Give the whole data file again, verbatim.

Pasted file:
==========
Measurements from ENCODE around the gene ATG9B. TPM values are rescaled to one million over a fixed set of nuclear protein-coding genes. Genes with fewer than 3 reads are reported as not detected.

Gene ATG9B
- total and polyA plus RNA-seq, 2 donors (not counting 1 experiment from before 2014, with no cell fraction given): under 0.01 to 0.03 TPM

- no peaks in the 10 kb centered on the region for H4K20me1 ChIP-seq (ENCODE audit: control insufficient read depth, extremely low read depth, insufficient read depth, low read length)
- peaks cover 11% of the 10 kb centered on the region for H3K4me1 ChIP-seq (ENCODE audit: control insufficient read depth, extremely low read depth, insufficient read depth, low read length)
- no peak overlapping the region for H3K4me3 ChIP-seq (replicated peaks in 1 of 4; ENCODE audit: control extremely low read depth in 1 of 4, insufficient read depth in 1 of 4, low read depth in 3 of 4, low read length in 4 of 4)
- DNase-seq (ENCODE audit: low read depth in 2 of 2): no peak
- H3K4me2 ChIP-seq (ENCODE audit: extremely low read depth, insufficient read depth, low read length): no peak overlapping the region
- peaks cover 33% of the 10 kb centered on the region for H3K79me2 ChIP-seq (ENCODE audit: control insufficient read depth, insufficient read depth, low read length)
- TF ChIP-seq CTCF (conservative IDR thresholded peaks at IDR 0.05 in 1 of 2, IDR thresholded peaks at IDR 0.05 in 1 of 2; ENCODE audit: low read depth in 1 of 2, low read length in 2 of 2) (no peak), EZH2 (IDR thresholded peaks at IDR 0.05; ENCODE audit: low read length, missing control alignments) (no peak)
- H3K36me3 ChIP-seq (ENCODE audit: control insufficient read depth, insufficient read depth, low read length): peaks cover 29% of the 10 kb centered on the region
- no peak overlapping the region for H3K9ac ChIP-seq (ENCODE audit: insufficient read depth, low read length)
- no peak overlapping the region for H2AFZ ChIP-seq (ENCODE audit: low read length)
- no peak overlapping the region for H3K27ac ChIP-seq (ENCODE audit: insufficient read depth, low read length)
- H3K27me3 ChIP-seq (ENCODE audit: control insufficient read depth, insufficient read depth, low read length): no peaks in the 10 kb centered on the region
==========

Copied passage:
Measurements from ENCODE around the gene ATG9B. TPM values are rescaled to one million over a fixed set of nuclear protein-coding genes. Genes with fewer than 3 reads are reported as not detected.

Gene ATG9B
- total and polyA plus RNA-seq, 2 donors (not counting 1 experiment from before 2014, with no cell fraction given): under 0.01 to 0.03 TPM

- no peaks in the 10 kb centered on the region for H4K20me1 ChIP-seq (ENCODE audit: control insufficient read depth, extremely low read depth, insufficient read depth, low read length)
- peaks cover 11% of the 10 kb centered on the region for H3K4me1 ChIP-seq (ENCODE audit: control insufficient read depth, extremely low read depth, insufficient read depth, low read length)
- no peak overlapping the region for H3K4me3 ChIP-seq (replicated peaks in 1 of 4; ENCODE audit: control extremely low read depth in 1 of 4, insufficient read depth in 1 of 4, low read depth in 3 of 4, low read length in 4 of 4)
- DNase-seq (ENCODE audit: low read depth in 2 of 2): no peak
- H3K4me2 ChIP-seq (ENCODE audit: extremely low read depth, insufficient read depth, low read length): no peak overlapping the region
- peaks cover 33% of the 10 kb centered on the region for H3K79me2 ChIP-seq (ENCODE audit: control insufficient read depth, insufficient read depth, low read length)
- TF ChIP-seq CTCF (conservative IDR thresholded peaks at IDR 0.05 in 1 of 2, IDR thresholded peaks at IDR 0.05 in 1 of 2; ENCODE audit: low read depth in 1 of 2, low read length in 2 of 2) (no peak), EZH2 (IDR thresholded peaks at IDR 0.05; ENCODE audit: low read length, missing control alignments) (no peak)
- H3K36me3 ChIP-seq (ENCODE audit: control insufficient read depth, insufficient read depth, low read length): peaks cover 29% of the 10 kb centered on the region
- no peak overlapping the region for H3K9ac ChIP-seq (ENCODE audit: insufficient read depth, low read length)
- no peak overlapping the region for H2AFZ ChIP-seq (ENCODE audit: low read length)
- no peak overlapping the region for H3K27ac ChIP-seq (ENCODE audit: insufficient read depth, low read length)
- H3K27me3 ChIP-seq (ENCODE audit: control insufficient read depth, insufficient read depth, low read length): no peaks in the 10 kb centered on the region